Let’s see how fast I can go! I speed up, doing hairpin turns, sliding between floats, and navigating my way through the bayou with ease.
Let’s see how many photos I get! I snap photos like crazy, trying to maximize my time, getting the most adorable photos of the swimming dogs.
And realize…I’m the only one acting this way.
Everyone is here to lounge. To make conversation. To make new friends. It’s the NOLA way.
You seriously have to relax, Kate.
I summon every bit of introvert’s energy I have and say hello to the next float that goes by, an orange raft filled with twenty-somethings, a cardboard-and-duct-tape tent miraculously engineered to give them a bit of shade. They can’t believe that someone from New York actually showed up to this festival! After a few minutes, they offer me a swig of whiskey direct from the bottle. I kindly decline and thank them as I paddle on.
Slowly. Deliberately. Savoring each moment, the way you should in New Orleans.
Travel doesn’t change your true self so much as it reveals it. Maybe I’m able to refine the edges a tad, learning a bit of patience here, training myself to walk slowly there, but ultimately, I’m a Speedy Gonzalez at heart.
And then on my final morning, my Ancestry DNA results arrive in my inbox. It turns out I have a lot of Acadian blood. The Acadians were the French who settled in New Brunswick and Nova Scotia in Canada, then later moved to New Orleans, where “Acadian” became “Cajun.”
Maybe I was too quick to assume my identity. Maybe I was surrounded by family all along.
When I get home, I step off the plane and say hello to the two attendants waiting with wheelchairs. I smile and it hits me like lightning — this is the first time I have ever had the urge to say hi to these people. And I fly a few times a month.
An airline employee is waiting by the door, looking up into the air and ignoring everyone. And…I feel hurt. Why isn’t she welcoming us?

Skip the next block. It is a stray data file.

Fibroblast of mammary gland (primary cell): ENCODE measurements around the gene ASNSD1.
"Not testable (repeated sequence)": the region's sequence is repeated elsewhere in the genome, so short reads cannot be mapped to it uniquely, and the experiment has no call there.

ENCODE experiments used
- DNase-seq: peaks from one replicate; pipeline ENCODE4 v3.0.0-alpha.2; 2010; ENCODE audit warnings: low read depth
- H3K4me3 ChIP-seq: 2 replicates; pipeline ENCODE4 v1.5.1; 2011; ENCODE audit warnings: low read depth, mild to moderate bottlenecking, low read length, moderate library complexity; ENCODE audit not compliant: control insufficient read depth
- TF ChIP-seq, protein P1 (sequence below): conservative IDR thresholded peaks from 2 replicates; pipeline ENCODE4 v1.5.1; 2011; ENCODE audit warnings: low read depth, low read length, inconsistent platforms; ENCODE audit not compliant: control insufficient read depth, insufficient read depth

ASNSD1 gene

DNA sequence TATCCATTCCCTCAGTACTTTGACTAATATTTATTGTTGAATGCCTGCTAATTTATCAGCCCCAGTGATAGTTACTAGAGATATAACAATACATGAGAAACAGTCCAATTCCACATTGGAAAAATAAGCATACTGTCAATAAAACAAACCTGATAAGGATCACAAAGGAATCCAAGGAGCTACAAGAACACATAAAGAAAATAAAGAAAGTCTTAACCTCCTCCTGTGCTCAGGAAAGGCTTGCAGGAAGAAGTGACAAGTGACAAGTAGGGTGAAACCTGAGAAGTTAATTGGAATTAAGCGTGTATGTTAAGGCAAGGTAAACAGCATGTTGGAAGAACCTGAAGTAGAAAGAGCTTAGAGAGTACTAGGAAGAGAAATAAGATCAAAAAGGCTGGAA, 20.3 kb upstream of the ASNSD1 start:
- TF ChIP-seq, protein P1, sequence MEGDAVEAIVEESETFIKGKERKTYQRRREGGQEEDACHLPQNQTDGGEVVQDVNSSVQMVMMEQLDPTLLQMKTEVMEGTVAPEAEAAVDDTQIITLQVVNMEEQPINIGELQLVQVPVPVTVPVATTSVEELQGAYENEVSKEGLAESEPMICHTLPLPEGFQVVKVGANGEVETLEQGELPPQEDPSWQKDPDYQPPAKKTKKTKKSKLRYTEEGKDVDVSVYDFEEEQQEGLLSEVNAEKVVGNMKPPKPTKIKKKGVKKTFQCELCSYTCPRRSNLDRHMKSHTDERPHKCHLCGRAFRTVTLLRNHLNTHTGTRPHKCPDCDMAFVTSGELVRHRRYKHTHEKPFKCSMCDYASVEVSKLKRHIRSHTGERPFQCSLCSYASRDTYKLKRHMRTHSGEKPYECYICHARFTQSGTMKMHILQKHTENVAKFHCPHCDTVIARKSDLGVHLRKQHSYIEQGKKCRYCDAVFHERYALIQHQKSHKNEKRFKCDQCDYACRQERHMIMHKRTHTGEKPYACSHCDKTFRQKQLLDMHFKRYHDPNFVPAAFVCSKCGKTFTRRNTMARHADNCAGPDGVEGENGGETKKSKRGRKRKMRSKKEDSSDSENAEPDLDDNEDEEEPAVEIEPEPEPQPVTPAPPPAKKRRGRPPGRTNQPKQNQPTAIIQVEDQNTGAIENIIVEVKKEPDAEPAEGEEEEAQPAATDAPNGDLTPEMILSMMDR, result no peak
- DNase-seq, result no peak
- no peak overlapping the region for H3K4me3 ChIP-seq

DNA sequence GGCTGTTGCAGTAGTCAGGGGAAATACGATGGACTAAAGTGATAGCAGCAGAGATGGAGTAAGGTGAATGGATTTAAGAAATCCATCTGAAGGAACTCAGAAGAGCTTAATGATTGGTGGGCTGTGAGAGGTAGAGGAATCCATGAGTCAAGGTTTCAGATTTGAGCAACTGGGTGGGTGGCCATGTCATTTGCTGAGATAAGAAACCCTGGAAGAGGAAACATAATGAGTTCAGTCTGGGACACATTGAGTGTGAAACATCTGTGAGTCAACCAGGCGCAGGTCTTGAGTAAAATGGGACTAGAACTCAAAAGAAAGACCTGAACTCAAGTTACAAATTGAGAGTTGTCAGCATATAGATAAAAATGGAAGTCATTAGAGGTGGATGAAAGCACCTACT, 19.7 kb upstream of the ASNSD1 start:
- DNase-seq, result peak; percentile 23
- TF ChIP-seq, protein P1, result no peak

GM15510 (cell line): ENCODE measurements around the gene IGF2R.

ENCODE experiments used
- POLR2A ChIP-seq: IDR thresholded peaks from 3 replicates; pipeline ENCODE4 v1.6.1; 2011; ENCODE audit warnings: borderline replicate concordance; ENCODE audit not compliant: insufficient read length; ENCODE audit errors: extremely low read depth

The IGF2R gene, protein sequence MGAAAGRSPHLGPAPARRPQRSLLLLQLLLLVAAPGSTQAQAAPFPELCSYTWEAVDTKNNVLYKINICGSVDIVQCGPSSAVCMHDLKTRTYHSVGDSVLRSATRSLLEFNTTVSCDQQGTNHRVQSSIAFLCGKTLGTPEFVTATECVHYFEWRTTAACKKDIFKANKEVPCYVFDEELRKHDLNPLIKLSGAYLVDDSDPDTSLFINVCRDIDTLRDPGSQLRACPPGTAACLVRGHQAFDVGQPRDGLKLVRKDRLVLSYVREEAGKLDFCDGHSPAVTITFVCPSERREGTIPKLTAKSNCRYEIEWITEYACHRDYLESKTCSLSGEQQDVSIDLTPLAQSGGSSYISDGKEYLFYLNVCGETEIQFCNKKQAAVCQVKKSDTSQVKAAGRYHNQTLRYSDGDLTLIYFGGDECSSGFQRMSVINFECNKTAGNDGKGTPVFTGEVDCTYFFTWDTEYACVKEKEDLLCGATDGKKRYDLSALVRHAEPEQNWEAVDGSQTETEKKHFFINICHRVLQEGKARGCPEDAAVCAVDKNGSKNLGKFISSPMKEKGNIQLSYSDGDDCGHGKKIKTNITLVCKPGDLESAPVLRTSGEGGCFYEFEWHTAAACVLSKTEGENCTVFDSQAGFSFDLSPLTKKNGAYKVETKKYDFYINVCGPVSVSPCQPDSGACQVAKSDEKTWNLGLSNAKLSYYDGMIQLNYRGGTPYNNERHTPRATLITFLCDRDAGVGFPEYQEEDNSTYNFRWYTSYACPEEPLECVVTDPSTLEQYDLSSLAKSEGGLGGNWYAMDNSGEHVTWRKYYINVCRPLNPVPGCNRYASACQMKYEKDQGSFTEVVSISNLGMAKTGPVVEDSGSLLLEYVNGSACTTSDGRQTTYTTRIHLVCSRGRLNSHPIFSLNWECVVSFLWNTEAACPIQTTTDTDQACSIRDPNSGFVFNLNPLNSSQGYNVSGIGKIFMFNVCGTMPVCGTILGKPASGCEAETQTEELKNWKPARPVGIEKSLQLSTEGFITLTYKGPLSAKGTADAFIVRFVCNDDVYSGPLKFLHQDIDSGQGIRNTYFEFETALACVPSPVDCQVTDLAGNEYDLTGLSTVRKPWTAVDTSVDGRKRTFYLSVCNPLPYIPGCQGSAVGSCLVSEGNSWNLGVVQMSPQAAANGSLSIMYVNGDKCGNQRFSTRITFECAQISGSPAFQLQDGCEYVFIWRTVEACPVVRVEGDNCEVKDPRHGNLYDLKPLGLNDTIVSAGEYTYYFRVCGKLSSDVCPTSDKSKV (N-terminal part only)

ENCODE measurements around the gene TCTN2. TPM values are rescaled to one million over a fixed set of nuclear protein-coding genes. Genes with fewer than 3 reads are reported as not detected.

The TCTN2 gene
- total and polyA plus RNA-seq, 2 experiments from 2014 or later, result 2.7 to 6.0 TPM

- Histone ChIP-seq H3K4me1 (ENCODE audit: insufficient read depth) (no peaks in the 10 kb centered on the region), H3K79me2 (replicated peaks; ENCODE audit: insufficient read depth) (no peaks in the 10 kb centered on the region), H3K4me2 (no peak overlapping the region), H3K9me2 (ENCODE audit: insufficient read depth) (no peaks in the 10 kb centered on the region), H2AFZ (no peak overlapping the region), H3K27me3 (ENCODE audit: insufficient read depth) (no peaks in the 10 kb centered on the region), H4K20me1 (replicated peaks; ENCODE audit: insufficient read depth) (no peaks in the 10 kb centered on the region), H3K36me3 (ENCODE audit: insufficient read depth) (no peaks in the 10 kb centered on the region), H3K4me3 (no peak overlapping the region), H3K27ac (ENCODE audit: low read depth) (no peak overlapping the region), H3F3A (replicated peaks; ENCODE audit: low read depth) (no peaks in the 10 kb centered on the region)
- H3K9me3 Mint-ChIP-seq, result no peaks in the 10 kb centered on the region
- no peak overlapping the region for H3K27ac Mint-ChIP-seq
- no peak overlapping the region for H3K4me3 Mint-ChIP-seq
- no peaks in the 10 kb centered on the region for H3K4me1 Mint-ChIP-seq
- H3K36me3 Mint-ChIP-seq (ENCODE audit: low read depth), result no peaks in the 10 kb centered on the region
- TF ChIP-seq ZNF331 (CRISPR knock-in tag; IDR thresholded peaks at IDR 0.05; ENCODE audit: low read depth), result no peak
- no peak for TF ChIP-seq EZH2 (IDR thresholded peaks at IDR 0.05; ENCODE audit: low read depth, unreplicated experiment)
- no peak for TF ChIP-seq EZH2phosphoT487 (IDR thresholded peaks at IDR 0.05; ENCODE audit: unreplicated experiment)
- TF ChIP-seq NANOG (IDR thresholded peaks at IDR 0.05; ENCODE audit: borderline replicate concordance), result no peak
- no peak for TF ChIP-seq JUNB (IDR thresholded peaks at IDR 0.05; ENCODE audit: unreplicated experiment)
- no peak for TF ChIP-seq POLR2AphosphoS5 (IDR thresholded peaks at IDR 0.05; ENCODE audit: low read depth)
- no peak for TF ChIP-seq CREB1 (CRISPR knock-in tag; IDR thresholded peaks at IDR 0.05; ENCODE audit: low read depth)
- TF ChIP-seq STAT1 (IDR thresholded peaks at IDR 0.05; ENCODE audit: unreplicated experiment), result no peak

My Lyft driver brings me home to Harlem and I groan as I get out of the car — it’s after midnight, my neighbors are blasting music loud enough to shake the sidewalk, and I’ll probably have to call 311 again if they refuse to turn it down.
“Can you believe that?” I say to my driver. “Isn’t that so loud? They’ve been so awful since Cinco de Mayo, blasting music until 3 AM…”
“Yep!” he says, getting back in his car and driving away.
In that moment, I miss New Orleans so much, my heart aches. A New Orleans driver would have commiserated, shared stories of his own, listed his favorite sleep remedies, and who knows, maybe even offered me a place to stay.
That’s what I took home with me from New Orleans. A softness. A slowness. A friendliness. I come home valuing it more than ever before, and against all odds, it changed me, too.
Did you enjoy this post? Check out One Time in New Orleans for more stories from the city.
More from New Orleans:
Best Time to Visit New Orleans
Solo Female Travel in New Orleans: Is it Safe?
Celebrating Mardi Gras in New Orleans
Best Foods to Eat in New Orleans
Exploring New Orleans’ Garden District
See all New Orleans posts here.
This campaign is brought to you by New Orleans and Company, who hosted me in New Orleans and covered my expenses. All opinions, as always, are my own.
14 thoughts on “In New Orleans, The Sweet Art of Stillness”
I love this post, Kate! It’s so well-written, and I can relate to it so well when it comes to New Orleans! This explains why you can never seem to get normal-paced service in a restaurant there. I guess instead of getting annoyed at having to track down servers in order to pay, my friends and I should have reveled a little more in our 2.5-hour lunches!